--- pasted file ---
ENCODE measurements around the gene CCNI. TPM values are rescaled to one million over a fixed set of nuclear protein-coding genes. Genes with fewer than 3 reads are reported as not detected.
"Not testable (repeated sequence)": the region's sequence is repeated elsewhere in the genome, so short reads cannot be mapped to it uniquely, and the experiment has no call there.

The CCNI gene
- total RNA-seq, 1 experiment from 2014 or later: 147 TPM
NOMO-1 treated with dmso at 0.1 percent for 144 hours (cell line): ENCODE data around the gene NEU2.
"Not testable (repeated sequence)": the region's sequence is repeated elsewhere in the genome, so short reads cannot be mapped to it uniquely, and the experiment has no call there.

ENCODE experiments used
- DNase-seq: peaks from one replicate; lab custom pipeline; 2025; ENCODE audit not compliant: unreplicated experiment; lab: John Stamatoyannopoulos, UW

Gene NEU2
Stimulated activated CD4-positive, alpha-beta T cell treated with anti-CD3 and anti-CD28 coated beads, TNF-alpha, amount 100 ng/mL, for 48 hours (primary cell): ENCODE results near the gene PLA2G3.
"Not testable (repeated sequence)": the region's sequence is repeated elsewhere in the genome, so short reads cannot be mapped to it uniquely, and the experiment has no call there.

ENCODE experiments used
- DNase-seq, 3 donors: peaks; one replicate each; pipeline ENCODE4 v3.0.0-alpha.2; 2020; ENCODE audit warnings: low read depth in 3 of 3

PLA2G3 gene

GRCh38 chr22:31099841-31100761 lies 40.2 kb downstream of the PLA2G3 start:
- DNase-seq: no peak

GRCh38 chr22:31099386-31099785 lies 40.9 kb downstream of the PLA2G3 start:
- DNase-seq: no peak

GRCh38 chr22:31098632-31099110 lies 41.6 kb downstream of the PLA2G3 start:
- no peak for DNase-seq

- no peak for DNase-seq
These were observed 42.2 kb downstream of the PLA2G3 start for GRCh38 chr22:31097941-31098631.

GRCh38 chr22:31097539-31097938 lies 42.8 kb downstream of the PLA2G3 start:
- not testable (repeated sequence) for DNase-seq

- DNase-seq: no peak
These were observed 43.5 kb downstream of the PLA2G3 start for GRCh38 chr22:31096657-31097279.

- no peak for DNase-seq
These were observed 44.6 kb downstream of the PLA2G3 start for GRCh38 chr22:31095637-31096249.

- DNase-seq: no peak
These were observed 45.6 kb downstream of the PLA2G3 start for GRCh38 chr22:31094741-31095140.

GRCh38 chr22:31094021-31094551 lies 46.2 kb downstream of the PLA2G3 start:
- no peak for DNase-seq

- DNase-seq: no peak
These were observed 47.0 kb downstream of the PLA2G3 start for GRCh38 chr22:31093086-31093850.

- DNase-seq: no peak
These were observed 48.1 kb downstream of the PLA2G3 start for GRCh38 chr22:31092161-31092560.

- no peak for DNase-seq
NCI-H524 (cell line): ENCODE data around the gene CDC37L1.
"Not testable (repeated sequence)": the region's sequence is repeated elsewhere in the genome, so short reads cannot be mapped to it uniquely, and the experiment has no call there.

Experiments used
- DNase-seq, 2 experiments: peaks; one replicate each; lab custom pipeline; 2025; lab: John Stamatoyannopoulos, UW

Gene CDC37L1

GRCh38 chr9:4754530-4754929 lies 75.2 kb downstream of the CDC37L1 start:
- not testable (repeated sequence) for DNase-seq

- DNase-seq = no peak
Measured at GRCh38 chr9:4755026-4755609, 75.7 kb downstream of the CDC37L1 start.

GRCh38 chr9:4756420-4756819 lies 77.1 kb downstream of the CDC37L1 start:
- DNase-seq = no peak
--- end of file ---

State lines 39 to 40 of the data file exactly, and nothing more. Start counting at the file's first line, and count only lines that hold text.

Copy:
"Not testable (repeated sequence)": the region's sequence is repeated elsewhere in the genome, so short reads cannot be mapped to it uniquely, and the experiment has no call there.

Experiments used